Toronto — This was some kind of performance. In fact, it was better than even the numbers, which were very good, might have implied.
Jordan Zimmermann threw a gallant seven innings for the Detroit Tigers on Sunday, allowing a lone run, giving up six hits that were more like three or four, while striking out six Toronto Blue Jays batters, and walking none in Detroit's 9-1 victory.
"Great curveball today," Gardenhire said. "Probably the best I've seen this year. I think he knew we needed that."
Zimmermann indeed knew everyone — including himself — wanted a virtuoso Sunday. The Tigers hadn't won a game in two weeks. And a pitcher who hasn't had the merriest of times since he arrived in Detroit two seasons ago was aching to show his craft was still top-shelf.
Zimmermann lasted seven innings and 97 pitches. He could have had an even tidier start had a couple of defensive plays been made, by Martin and John Hicks, on hard-hit balls, and had a pair of back-to-back infield hits in the fifth been handled.
"My off-speed stuff was really good today," said Zimmermann, who got third-strike swings on five sliders, and another with his curve. "I think the slider's coming back."
Zimmermann's ERA is now 3.91 and moving steadily into the neighborhood the Tigers envisioned when they signed him nearly three years ago to a five-year package worth $110 million.
He said the curveball showed up, as often is the case with a pitcher, somewhat by accident. He had thrown a first-inning change-up to Curtis Granderson that had been high. He went to the more downward-biting curve and saw that he had his third pitch.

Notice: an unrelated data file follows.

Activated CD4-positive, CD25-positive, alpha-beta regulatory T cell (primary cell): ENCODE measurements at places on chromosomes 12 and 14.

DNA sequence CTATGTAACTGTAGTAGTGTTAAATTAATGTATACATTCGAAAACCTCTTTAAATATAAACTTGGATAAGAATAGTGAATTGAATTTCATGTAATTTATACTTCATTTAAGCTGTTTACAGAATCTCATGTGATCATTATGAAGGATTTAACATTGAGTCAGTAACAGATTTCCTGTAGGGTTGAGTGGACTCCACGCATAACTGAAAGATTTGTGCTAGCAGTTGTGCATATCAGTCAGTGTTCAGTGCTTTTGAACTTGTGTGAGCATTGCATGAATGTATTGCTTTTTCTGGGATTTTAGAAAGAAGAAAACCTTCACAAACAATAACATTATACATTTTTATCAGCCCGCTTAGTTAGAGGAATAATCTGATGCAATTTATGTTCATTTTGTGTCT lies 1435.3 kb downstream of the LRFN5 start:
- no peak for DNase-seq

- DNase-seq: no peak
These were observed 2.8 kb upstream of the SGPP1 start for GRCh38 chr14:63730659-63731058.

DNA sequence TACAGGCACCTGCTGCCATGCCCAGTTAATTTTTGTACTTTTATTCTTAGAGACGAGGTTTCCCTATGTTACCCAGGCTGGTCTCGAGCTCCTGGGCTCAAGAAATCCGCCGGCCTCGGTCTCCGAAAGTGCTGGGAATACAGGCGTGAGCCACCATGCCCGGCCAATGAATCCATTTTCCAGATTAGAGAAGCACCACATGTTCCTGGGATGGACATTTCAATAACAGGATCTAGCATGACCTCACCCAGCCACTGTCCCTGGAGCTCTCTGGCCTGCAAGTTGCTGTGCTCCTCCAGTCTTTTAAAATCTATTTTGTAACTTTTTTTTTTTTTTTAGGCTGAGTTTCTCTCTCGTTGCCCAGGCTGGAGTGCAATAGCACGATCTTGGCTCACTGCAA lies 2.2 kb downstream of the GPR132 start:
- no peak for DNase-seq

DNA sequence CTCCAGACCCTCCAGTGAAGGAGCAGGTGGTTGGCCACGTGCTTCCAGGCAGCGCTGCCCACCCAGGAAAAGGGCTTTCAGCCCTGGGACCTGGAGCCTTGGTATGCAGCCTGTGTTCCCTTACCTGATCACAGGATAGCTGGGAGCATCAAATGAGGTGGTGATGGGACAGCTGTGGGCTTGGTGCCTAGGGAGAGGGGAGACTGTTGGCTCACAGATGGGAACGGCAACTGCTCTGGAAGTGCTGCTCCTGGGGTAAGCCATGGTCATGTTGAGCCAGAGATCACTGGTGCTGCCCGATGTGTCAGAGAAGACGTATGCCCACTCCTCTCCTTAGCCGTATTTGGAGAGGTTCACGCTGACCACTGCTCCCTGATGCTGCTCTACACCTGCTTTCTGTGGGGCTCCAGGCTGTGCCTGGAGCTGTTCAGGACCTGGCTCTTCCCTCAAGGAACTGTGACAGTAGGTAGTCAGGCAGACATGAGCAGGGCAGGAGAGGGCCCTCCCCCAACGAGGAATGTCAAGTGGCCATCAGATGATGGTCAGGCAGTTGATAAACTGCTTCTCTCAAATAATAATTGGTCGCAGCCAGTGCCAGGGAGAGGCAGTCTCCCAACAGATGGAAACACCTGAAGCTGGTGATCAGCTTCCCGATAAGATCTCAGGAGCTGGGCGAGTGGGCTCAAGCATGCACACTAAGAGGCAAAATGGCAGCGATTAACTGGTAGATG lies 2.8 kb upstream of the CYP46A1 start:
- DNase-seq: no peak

"It was good the whole game," said Zimmermann, who explained that two weeks of defeats hadn't been at the forefront of Sunday's thoughts.
But he was glad it had ceased.
"So you guys can stop talking about the losing streak," he said, with a grin.
Quite a catch
Nick Castellanos would have been forgiven for displaying some different emotion. It would have been understood had he stopped, thrown his hands in the air, bent his body downward in a posture of disbelief, and grimaced at what had been taken away in the ninth inning of Sunday's game at Rogers Centre.
He instead gazed at Kevin Pillar in center field, raised his hands and applauded.
The Jays outfielder had just galloped to the fence, 400 feet away, looking as if he was trying to jump a speeding train. Pillar launched himself, with his back to home plate, stretched his glove skyward and reached past the fence to stab Castellanos' blast and cost the Tigers' best hitter a second home run and two more RBIs after Castellanos had hit a grand-slam in the fifth.
"What a play," said Castellanos, who decided a moment of defense so majestic was worth a hooray from everyone, including himself.
"Plays like that are going to happen to somebody," he said. "I'm just happy we won this game."
Gardenhire thought Castellanos had shown grace baseball players, and managers, owe when something spectacular has happened. Even at their expense.
"Even Nick appreciated that one," Gardenhire said. "To climb that wall and make that play, with the timing?"
Castellanos is back on top in Tigers home runs with 13. His grand slam was the fourth of his career. He also singled.
Niko Goodrum had been having his ills of late. They ceased Sunday. He was 4-for-4, with a double.
"I wasn't pressing," said Goodrum, who moved his average from .220 to .236. "Just changed my approach up."
JaCoby Jones also had a better day fter he arrived at Rogers Centre with a .217 batting average.
He doubled in the third, then launched a line-drive homer over the left-center field wall in the ninth that even Pillar couldn't run down.
Tigers at Blue Jays
First pitch: 1:07 Monday, Rogers Centre, Toronto
TV/radio: FSD, MLB/97.1
RHP Mike Fiers (5-5, 4.04), Tigers: On the entire Tigers staff, nobody gives opposing teams as many fits as Fiers — when that 20-mph-plus variation between his pitches is cooking. Blue Jays, beware.
LHP Ryan Borucki (0-1, 3.00), Blue Jays: The 24-year-old made his major-league debut last time out, and was impressive, despite suffering the loss.